No. 33 Squadron personnel returning from their Middle East deployment were given a special welcome home at RAAF Base Amberley on Friday.
CAPTION: KC-30A Multi Role Tanker Transport A39-006 transporting No. 33 Squadron personnel returning home from the Middle East, is given a guard of honour by No. 23 Squadron Fire Section on arrival at RAAF Base Amberley. Photo by Corporal Colin Dadd.
A KC-30A multi-role tanker transport carrying the squadron, which had just completed a two-week mandatory quarantine, was greeted with a water-arch salute from airfield firefighting vehicles, as well as by fellow squadron personnel and family members.
Under Operation Okra, No. 33 Squadron deployed rotations of a KC-30A and successive workforces to Air Task Group 630, providing air-to-air refuelling of Australian and Coalition aircraft.
Minister for Defence Linda Reynolds said she was proud of the contribution made by the ADF as part of the Coalition to defeat Daesh in Iraq.
“As the year-long deployment comes to an end, I commend the crews, personnel and supporting Defence staff for their dedication, resilience and ongoing professionalism,” Senator Reynolds said.
In six years, No. 33 Squadron has flown 11,332 hours and completed 1440 missions, offloading more than 47,000 tonnes of fuel to receiver aircraft from seven Coalition partner nations.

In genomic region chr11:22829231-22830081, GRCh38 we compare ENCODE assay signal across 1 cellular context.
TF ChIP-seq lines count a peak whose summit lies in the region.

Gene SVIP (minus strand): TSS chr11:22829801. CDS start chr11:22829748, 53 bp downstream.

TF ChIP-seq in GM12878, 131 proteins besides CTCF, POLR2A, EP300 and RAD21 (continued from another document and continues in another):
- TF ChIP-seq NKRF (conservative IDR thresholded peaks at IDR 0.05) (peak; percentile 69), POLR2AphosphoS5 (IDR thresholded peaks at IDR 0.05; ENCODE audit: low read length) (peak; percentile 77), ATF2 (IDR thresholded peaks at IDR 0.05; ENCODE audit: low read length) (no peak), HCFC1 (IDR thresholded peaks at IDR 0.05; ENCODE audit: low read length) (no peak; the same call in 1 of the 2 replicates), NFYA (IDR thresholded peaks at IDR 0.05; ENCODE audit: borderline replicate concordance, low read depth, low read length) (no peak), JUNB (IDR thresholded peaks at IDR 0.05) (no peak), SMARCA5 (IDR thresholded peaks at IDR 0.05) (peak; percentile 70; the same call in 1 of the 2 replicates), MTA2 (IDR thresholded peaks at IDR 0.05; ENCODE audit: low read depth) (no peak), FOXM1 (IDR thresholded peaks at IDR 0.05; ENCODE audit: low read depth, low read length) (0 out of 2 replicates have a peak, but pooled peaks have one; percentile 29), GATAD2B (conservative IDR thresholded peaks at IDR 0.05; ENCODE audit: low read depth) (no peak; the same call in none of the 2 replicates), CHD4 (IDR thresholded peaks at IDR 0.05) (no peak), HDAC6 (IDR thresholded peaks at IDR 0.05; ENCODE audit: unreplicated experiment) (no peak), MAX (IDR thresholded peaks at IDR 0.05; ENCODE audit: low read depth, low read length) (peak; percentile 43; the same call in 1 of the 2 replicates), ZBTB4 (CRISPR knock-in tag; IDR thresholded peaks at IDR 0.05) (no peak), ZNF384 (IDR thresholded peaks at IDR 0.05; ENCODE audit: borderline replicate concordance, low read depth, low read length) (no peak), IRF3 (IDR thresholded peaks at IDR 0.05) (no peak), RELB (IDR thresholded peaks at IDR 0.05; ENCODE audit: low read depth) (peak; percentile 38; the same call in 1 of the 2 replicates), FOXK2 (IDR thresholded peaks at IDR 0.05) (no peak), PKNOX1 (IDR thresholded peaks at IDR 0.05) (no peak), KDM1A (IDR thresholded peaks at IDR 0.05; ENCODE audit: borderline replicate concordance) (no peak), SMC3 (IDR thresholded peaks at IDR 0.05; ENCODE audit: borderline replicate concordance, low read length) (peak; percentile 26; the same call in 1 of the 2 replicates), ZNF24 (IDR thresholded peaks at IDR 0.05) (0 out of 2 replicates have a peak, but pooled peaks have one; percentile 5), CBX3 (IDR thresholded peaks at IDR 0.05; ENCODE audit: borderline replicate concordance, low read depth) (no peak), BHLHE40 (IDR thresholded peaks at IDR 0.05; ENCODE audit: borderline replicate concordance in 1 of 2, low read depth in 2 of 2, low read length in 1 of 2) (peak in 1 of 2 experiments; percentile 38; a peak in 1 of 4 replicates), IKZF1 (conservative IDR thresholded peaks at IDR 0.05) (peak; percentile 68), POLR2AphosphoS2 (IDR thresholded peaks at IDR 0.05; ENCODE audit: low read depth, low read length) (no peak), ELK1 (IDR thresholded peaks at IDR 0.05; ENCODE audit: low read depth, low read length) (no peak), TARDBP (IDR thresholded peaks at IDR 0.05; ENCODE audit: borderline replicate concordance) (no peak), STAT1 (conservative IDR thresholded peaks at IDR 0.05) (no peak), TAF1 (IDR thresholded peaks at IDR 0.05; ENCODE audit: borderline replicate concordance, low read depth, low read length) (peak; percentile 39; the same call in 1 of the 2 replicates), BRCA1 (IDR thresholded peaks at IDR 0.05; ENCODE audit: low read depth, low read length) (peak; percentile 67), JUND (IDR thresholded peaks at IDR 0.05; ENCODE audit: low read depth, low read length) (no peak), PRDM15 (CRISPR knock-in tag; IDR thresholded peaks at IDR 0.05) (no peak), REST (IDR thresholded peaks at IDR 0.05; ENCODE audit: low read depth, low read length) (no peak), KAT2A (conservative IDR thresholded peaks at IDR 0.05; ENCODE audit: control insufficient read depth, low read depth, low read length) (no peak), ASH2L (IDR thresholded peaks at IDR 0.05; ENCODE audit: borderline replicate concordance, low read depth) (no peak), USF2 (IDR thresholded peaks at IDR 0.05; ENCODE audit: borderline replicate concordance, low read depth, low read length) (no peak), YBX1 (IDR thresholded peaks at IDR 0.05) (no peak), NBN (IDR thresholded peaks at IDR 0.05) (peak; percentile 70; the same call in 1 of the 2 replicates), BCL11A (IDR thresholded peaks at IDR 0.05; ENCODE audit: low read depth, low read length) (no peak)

No. 33 Squadron’s record with the KC-30A in Operation Okra led other air forces to call it the ‘Coalition tanker of choice’.
Commanding Officer No. 33 Squadron Wing Commander Sarah Stalker said more than 350 personnel had deployed with the squadron recently.
“Some of our personnel have completed four rotations through the Middle East, the equivalent of being deployed in theatre for about a year – and one of our industry partner field service representatives has deployed six times in support,” Wing Commander Stalker said.
“The ceremony doesn’t just recognise those returning from this latest deployment, but the service and achievements of everyone who has gone before.
“The nature of No. 33 Squadron’s work is that many of our greatest accomplishments are done away from home, and over prolonged periods away from our families.”
Crews flying KC-30A missions for Operation Okra could be airborne for up to nine hours.
On the ground, technicians would routinely service and refuel the KC-30A in temperatures of more than 40 degrees celsius, often with only a few hours to get the aircraft airborne again.
Wing Commander Stalker said the experience gained while deployed on Operation Okra led the unit to find opportunities to design and improve processes, and had informed how it operates today.
“We sustained a single aircraft more than 12,000 kilometres away from our home base on a busy operational tempo for nearly six years.
“The KC-30A capability has come a long way since 2014, including the introduction of two additional airframes and a new role with the government transport and communication configured KC-30A.
“Simultaneous to this deployment we systematically expanded air-to-air refuelling clearances, expanding the range of receiving aircraft the KC-30A was compatible with through test and evaluation trials and built experience in other operations and exercises.
“I’m incredibly proud of the achievements 33 Squadron has accomplished as part of Operation Okra and each member who deployed should be considerably proud of their contribution, no matter the uniform.”